Drinking water: available near the park entrance and at the entrance to Bobcat Campground (another Hermit Park Campground)
Things to Do While Camping at Hermit’s Hollow
Take a Hike
There are three hiking trails located right in Hermit Park Open Space.
Limber Pine Trail
The Limber Pine trail is easily accessed from the campground. This trail is also popular for mountain biking and horseback riding. From the campground, this trail intersects with the Kruger Rock trail.
Kruger Rock Trail (one of our favorite hikes in Colorado)
This 4-mile (round trip) hike has one of the most amazing views from the top of the rock. Head out in the late morning with a picnic lunch, and plan to spend some time at the top of Kruger Rock. The trailhead can be reached by driving further into the park. Take a right out of the campground, or hike the Limber Pine trail from the campground.
Moose Meadows Trail
Continue past the pavilion to reach the Moose Meadow trailhead. This shorter hike has less elevation climb, making it great for families and new hikers.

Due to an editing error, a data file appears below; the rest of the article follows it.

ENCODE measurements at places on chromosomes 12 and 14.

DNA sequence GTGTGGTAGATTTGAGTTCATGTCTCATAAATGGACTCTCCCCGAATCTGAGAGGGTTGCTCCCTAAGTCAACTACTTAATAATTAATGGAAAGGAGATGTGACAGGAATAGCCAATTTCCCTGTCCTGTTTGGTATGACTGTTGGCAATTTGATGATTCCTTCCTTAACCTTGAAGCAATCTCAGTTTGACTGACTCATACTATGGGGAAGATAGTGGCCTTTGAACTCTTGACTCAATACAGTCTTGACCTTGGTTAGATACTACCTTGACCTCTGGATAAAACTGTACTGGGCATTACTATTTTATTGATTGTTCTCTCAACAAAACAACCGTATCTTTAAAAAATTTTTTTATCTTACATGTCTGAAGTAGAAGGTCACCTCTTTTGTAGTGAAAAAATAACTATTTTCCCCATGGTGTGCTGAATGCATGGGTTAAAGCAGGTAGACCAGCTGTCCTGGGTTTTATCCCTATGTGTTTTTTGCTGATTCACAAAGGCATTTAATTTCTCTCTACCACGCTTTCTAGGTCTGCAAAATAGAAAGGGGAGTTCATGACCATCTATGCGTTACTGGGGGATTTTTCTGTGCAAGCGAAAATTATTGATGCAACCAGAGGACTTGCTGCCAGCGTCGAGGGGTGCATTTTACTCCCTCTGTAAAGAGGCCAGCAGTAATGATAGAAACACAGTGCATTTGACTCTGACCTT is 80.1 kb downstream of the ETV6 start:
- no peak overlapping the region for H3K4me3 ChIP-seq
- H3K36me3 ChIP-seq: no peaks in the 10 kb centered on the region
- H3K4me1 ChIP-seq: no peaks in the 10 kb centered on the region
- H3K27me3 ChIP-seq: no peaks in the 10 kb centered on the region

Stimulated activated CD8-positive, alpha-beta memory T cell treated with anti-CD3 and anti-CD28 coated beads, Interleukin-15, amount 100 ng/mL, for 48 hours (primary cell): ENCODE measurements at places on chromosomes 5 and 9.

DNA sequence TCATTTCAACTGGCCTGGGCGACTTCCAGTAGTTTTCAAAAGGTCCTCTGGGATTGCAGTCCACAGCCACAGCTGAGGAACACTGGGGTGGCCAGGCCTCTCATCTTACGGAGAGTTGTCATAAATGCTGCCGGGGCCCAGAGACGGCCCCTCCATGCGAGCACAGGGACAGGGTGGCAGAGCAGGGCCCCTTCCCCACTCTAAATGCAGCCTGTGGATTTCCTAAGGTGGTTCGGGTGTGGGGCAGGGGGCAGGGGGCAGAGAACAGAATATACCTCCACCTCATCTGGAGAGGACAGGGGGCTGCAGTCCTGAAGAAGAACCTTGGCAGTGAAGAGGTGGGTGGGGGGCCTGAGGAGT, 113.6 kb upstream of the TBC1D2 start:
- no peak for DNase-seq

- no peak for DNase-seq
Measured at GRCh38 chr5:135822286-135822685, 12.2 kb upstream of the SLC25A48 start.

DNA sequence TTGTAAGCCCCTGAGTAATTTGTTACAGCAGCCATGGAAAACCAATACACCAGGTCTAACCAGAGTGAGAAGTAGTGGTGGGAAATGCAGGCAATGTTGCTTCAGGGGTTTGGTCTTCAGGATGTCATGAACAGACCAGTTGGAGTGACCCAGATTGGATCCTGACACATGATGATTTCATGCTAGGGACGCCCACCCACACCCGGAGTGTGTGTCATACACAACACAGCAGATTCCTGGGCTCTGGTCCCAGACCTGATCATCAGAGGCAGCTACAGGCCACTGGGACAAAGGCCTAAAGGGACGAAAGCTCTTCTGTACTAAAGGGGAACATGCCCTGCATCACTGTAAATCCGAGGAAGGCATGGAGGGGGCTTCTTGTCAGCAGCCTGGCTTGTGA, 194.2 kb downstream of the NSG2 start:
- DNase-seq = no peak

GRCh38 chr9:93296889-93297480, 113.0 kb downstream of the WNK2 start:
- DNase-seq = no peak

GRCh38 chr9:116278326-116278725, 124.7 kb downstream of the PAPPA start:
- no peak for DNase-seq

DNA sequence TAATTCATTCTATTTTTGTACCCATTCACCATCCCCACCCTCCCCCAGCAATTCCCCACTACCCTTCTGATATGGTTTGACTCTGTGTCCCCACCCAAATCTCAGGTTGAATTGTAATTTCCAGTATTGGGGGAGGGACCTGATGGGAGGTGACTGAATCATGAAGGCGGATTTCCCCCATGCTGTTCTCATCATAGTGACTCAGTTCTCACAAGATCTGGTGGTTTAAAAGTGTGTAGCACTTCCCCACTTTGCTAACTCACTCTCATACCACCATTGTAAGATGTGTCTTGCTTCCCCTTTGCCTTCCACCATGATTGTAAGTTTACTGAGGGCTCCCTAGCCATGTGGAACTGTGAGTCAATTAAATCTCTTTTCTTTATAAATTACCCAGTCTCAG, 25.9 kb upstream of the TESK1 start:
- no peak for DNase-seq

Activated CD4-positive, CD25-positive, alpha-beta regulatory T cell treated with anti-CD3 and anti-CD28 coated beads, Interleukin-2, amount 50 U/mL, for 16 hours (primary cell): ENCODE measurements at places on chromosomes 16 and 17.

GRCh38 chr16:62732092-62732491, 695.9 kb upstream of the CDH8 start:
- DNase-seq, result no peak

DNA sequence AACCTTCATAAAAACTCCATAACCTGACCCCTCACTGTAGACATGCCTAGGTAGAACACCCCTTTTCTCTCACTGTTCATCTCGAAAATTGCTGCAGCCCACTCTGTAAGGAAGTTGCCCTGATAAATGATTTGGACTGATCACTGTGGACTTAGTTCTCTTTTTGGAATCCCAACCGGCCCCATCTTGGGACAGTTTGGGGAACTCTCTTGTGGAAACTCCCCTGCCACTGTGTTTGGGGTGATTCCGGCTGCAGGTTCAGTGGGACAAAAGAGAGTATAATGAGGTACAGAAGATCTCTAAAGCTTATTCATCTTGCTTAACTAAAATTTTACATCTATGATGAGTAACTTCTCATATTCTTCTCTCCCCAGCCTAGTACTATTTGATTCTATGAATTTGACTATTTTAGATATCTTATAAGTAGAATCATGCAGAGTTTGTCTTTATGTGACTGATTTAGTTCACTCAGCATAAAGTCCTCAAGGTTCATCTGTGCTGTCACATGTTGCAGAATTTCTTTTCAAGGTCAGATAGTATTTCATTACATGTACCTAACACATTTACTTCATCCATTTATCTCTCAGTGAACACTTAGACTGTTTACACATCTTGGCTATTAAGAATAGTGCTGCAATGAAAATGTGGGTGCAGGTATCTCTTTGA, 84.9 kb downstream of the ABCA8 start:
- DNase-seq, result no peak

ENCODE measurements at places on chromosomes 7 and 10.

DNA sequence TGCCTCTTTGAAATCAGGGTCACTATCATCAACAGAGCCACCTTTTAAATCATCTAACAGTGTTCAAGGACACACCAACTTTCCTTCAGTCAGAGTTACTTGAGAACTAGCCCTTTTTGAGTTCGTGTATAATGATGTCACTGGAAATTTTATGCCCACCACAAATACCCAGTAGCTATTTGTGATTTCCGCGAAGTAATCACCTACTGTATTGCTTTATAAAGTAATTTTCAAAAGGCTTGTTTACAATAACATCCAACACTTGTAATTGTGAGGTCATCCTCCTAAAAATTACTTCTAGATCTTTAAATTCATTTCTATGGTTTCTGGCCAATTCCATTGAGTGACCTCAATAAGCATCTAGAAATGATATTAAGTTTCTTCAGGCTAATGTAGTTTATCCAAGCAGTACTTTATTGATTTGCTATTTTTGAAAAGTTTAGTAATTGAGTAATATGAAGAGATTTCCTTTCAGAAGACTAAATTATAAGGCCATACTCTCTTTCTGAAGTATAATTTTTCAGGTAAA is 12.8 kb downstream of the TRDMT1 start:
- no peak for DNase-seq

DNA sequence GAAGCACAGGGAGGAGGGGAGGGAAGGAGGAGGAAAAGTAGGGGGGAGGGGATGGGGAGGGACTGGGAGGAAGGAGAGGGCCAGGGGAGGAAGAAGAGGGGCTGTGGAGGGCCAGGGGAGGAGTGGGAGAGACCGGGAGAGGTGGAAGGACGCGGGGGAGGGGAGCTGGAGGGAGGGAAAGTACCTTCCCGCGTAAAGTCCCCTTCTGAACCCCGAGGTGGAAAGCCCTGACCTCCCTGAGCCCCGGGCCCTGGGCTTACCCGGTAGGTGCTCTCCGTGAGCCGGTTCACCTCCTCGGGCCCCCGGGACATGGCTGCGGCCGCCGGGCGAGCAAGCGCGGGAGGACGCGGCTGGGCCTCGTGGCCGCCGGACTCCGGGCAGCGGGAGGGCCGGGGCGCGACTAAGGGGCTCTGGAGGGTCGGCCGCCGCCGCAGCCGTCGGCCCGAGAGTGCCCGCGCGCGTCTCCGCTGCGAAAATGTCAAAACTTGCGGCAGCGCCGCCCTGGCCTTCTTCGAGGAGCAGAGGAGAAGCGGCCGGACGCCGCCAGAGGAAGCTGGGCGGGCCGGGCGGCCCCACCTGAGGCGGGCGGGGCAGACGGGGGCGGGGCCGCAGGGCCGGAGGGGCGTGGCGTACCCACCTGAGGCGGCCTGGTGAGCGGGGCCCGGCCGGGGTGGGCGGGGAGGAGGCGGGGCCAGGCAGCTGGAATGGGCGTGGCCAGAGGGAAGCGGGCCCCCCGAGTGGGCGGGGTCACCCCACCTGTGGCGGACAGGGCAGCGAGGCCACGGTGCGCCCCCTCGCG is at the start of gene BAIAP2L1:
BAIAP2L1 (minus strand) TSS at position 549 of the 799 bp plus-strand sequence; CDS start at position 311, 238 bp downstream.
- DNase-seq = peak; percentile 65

If you want to take a trip into town, Estes Park is just a few miles up the road. There is so much to do in Estes Park, it’s a vacation all on it’s own. Plenty of shop and restaurants, the iconic Stanley Hotel, and two entrances to the Rocky Mountain National Park are all just a short drive away. It’s also a great place to grab any essentials you might need, with a full grocery store right in town.
… or the quaint town of Lyons
Or head southeast on Hwy 36 to the town of Lyons. This quaint town also has shopping and restaurants, but with fewer tourists. Lyons is home to the original Oskar Blues brewery, which is a great place to stop for a beer!